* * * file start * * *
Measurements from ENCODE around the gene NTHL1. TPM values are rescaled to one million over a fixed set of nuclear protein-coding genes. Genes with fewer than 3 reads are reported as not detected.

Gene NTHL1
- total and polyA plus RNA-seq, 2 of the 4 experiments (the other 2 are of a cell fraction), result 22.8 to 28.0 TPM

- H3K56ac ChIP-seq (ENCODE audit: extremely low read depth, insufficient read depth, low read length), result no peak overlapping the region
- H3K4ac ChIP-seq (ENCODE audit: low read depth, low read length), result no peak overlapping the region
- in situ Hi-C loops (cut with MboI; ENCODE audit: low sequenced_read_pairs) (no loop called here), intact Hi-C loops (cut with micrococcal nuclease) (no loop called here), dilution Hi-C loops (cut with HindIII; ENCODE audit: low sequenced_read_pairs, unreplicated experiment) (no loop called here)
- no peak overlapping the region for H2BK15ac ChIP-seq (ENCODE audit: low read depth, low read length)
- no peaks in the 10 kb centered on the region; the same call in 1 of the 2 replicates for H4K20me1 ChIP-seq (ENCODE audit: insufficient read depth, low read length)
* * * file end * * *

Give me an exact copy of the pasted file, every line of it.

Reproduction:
Measurements from ENCODE around the gene NTHL1. TPM values are rescaled to one million over a fixed set of nuclear protein-coding genes. Genes with fewer than 3 reads are reported as not detected.

Gene NTHL1
- total and polyA plus RNA-seq, 2 of the 4 experiments (the other 2 are of a cell fraction), result 22.8 to 28.0 TPM

- H3K56ac ChIP-seq (ENCODE audit: extremely low read depth, insufficient read depth, low read length), result no peak overlapping the region
- H3K4ac ChIP-seq (ENCODE audit: low read depth, low read length), result no peak overlapping the region
- in situ Hi-C loops (cut with MboI; ENCODE audit: low sequenced_read_pairs) (no loop called here), intact Hi-C loops (cut with micrococcal nuclease) (no loop called here), dilution Hi-C loops (cut with HindIII; ENCODE audit: low sequenced_read_pairs, unreplicated experiment) (no loop called here)
- no peak overlapping the region for H2BK15ac ChIP-seq (ENCODE audit: low read depth, low read length)
- no peaks in the 10 kb centered on the region; the same call in 1 of the 2 replicates for H4K20me1 ChIP-seq (ENCODE audit: insufficient read depth, low read length)